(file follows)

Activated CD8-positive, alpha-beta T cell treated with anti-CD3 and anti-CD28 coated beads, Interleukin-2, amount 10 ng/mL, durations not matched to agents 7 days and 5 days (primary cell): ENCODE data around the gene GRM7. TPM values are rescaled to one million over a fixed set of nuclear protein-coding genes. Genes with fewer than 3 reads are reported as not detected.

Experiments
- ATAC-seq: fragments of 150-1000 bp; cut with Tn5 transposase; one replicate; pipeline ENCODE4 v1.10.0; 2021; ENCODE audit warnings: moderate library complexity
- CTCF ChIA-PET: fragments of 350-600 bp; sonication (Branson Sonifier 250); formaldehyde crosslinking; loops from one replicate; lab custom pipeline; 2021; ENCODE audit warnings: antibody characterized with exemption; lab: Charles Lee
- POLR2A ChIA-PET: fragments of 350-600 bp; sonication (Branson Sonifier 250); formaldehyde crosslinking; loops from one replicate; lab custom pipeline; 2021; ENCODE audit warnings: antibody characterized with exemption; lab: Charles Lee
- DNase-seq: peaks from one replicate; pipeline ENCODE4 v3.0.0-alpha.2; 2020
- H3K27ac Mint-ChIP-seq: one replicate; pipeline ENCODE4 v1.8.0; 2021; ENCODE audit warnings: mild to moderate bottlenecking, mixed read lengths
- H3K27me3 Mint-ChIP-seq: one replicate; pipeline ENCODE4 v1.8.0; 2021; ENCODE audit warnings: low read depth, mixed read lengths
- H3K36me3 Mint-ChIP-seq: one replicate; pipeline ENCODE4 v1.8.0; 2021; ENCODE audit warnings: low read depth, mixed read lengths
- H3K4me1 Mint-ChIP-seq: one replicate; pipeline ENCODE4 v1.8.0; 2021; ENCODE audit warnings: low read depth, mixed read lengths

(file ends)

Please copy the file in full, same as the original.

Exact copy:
Activated CD8-positive, alpha-beta T cell treated with anti-CD3 and anti-CD28 coated beads, Interleukin-2, amount 10 ng/mL, durations not matched to agents 7 days and 5 days (primary cell): ENCODE data around the gene GRM7. TPM values are rescaled to one million over a fixed set of nuclear protein-coding genes. Genes with fewer than 3 reads are reported as not detected.

Experiments
- ATAC-seq: fragments of 150-1000 bp; cut with Tn5 transposase; one replicate; pipeline ENCODE4 v1.10.0; 2021; ENCODE audit warnings: moderate library complexity
- CTCF ChIA-PET: fragments of 350-600 bp; sonication (Branson Sonifier 250); formaldehyde crosslinking; loops from one replicate; lab custom pipeline; 2021; ENCODE audit warnings: antibody characterized with exemption; lab: Charles Lee
- POLR2A ChIA-PET: fragments of 350-600 bp; sonication (Branson Sonifier 250); formaldehyde crosslinking; loops from one replicate; lab custom pipeline; 2021; ENCODE audit warnings: antibody characterized with exemption; lab: Charles Lee
- DNase-seq: peaks from one replicate; pipeline ENCODE4 v3.0.0-alpha.2; 2020
- H3K27ac Mint-ChIP-seq: one replicate; pipeline ENCODE4 v1.8.0; 2021; ENCODE audit warnings: mild to moderate bottlenecking, mixed read lengths
- H3K27me3 Mint-ChIP-seq: one replicate; pipeline ENCODE4 v1.8.0; 2021; ENCODE audit warnings: low read depth, mixed read lengths
- H3K36me3 Mint-ChIP-seq: one replicate; pipeline ENCODE4 v1.8.0; 2021; ENCODE audit warnings: low read depth, mixed read lengths
- H3K4me1 Mint-ChIP-seq: one replicate; pipeline ENCODE4 v1.8.0; 2021; ENCODE audit warnings: low read depth, mixed read lengths